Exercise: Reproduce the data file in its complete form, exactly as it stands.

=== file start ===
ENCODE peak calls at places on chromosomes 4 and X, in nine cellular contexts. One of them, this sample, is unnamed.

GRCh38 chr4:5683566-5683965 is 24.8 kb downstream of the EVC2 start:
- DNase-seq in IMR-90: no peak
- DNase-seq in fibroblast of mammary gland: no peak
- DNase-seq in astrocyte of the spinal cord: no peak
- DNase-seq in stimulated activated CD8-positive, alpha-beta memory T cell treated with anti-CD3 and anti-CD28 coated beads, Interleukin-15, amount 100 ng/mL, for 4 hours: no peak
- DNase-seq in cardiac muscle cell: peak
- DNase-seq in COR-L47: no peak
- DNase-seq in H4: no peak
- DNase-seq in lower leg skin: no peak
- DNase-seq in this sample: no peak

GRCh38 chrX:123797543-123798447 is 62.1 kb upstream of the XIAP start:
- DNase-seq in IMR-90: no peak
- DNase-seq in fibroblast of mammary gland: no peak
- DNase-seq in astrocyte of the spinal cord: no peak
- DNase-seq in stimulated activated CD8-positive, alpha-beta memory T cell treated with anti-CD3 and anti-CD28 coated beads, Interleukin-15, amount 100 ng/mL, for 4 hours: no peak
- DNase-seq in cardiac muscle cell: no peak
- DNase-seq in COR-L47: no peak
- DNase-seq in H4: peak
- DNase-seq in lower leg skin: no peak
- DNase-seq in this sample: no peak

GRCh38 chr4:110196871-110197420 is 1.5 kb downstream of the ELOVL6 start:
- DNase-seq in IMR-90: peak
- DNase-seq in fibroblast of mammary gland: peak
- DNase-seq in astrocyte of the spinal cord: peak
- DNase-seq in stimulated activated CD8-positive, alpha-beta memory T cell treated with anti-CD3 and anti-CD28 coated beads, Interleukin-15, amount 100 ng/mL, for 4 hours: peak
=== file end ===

ENCODE peak calls at places on chromosomes 4 and X, in nine cellular contexts. One of them, this sample, is unnamed.

GRCh38 chr4:5683566-5683965 is 24.8 kb downstream of the EVC2 start:
- DNase-seq in IMR-90: no peak
- DNase-seq in fibroblast of mammary gland: no peak
- DNase-seq in astrocyte of the spinal cord: no peak
- DNase-seq in stimulated activated CD8-positive, alpha-beta memory T cell treated with anti-CD3 and anti-CD28 coated beads, Interleukin-15, amount 100 ng/mL, for 4 hours: no peak
- DNase-seq in cardiac muscle cell: peak
- DNase-seq in COR-L47: no peak
- DNase-seq in H4: no peak
- DNase-seq in lower leg skin: no peak
- DNase-seq in this sample: no peak

GRCh38 chrX:123797543-123798447 is 62.1 kb upstream of the XIAP start:
- DNase-seq in IMR-90: no peak
- DNase-seq in fibroblast of mammary gland: no peak
- DNase-seq in astrocyte of the spinal cord: no peak
- DNase-seq in stimulated activated CD8-positive, alpha-beta memory T cell treated with anti-CD3 and anti-CD28 coated beads, Interleukin-15, amount 100 ng/mL, for 4 hours: no peak
- DNase-seq in cardiac muscle cell: no peak
- DNase-seq in COR-L47: no peak
- DNase-seq in H4: peak
- DNase-seq in lower leg skin: no peak
- DNase-seq in this sample: no peak

GRCh38 chr4:110196871-110197420 is 1.5 kb downstream of the ELOVL6 start:
- DNase-seq in IMR-90: peak
- DNase-seq in fibroblast of mammary gland: peak
- DNase-seq in astrocyte of the spinal cord: peak
- DNase-seq in stimulated activated CD8-positive, alpha-beta memory T cell treated with anti-CD3 and anti-CD28 coated beads, Interleukin-15, amount 100 ng/mL, for 4 hours: peak